...provides a trenchant counterargument to the idea that wartime presidents are pretty much omnipotent ... With an ambitious sweep and brimming with subtle insights, Waging War is a deep history and a thoughtful inquiry into how the constitutional system of checks and balances has functioned when it comes to waging war and making peace. Barron’s argument — bolstered by a sure grasp of constitutional debates and the ongoing struggles pitting the executive against the legislative and judicial branches — is both surprising and oddly reassuring. Members of Congress in particular would do well to absorb it.
...[a] fine and detailed history ... The stories are terrific, though one has to fight through an immense amount of narrative detail for any broader analysis of what was going on ... David Barron has given us a rich and detailed history, and not the least of its riches is that it occasions these thoughts about why it is Congress and not just any old institution that faces off against the president in wartime.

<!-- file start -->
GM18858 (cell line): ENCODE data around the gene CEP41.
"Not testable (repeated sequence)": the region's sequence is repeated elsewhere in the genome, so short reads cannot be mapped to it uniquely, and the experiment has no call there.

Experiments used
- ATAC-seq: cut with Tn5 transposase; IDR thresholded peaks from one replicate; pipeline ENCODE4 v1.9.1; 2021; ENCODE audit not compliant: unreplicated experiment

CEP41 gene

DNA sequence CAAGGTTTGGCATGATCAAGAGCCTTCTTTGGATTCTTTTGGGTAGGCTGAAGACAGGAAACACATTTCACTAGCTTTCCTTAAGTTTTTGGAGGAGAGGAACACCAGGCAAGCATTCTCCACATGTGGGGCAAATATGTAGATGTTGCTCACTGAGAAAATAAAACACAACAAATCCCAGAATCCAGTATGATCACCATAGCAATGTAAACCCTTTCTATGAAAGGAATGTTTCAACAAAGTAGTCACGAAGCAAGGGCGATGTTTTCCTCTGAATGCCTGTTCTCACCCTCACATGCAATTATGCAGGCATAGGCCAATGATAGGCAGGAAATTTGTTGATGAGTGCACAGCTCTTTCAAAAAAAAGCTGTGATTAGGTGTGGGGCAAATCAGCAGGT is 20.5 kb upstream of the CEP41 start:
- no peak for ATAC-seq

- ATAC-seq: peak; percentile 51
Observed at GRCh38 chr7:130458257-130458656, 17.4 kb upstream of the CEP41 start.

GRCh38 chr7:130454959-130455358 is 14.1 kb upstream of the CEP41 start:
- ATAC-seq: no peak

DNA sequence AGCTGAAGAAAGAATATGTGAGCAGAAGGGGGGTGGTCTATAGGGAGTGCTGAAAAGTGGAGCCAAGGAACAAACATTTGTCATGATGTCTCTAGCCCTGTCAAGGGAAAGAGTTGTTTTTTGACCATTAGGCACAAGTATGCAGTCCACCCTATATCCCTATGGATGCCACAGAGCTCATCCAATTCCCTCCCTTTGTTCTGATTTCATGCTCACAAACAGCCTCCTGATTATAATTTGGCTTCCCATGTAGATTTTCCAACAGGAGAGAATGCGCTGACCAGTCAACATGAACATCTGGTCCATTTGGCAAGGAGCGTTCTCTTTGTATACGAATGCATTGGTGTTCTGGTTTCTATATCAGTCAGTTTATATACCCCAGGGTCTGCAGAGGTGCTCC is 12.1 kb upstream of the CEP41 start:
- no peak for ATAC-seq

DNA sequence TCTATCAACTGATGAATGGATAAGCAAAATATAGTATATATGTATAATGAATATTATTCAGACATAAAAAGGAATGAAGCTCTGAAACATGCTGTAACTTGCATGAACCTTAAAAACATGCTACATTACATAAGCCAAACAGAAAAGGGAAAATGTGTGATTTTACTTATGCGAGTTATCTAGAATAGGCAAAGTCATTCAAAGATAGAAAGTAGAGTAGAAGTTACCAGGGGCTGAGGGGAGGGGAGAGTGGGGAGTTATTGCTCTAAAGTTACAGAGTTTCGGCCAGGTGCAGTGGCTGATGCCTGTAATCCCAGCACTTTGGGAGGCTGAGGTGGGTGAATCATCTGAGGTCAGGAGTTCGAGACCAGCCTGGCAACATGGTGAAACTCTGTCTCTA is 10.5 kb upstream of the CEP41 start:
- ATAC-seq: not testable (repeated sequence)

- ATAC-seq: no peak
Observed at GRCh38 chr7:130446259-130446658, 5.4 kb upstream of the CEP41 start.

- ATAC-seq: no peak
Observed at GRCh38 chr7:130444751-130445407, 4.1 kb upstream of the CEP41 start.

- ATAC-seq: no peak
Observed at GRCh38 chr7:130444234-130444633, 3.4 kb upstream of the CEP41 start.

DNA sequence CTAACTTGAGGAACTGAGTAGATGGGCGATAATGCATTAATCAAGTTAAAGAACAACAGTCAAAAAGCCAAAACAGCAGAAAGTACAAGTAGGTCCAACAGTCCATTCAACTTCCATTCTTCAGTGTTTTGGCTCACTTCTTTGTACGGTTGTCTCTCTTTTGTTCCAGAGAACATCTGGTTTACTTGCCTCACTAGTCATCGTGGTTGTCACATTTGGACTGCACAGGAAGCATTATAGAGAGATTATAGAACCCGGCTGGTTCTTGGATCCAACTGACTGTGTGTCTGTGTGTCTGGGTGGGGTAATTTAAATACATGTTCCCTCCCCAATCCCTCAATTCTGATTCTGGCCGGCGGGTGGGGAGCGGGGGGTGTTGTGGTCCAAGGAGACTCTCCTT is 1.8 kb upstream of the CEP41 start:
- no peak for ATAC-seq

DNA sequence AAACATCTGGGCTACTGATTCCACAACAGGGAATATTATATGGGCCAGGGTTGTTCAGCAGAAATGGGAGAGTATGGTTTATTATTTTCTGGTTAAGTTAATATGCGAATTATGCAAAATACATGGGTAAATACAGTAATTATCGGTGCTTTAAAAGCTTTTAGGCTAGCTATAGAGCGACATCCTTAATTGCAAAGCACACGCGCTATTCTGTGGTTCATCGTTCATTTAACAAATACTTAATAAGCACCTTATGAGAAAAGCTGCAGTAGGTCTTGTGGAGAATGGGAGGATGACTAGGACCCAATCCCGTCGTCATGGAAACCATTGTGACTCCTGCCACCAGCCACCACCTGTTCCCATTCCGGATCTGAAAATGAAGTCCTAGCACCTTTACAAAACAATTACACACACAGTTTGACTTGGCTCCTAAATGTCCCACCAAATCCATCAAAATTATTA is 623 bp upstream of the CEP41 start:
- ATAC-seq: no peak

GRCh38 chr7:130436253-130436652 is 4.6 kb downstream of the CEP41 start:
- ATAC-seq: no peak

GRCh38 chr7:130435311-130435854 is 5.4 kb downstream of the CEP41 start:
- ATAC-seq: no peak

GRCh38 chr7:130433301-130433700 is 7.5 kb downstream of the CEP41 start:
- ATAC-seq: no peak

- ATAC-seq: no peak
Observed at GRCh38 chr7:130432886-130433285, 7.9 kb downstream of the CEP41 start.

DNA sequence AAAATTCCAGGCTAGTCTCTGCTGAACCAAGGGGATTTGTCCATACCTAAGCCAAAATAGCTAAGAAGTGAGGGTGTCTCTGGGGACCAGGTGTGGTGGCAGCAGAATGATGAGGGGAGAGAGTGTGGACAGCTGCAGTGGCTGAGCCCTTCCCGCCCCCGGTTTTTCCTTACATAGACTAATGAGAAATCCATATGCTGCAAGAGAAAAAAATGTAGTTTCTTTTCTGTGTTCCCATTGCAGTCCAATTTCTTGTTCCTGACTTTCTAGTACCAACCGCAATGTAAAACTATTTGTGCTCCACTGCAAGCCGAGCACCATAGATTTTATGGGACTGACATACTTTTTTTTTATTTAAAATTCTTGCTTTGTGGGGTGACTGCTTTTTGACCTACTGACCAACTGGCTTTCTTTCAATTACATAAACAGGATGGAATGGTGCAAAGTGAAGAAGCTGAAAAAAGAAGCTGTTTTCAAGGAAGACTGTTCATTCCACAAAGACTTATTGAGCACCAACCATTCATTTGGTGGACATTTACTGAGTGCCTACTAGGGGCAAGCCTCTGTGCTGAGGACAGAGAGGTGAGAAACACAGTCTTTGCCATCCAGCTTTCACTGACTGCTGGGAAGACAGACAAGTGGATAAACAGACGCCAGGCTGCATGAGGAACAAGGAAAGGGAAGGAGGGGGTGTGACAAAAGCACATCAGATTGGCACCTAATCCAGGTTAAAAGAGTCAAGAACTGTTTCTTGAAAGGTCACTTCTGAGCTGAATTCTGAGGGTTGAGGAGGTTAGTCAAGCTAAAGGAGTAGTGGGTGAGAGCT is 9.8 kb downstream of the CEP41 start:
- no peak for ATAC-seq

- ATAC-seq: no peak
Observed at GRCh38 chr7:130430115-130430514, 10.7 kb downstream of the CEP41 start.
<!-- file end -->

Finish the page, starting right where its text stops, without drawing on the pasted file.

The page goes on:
Much of Barron’s story, whether he wants to admit it or not, is about how presidents have ignored Congress, circumvented Congress, or gained Congressional support by cajoling, threatening, or outright lying to Congress. Barron does not explore this as he might ... All of these omissions, in just the modern period, undermine the analysis and argument of the book ... The many omissions in Barron’s history — some I have already noted and others I will discuss below — are compounded by the book’s incredible sloppiness. Barron severely undermines his own credibility and his arguments throughout the book with a history that is often factually wrong to the point of being useless or misleading ... Beyond these (and many other) errors, Barron fails to examine key moments in US history when unilateral presidential leadership — including the use of force or the threat of force — mattered.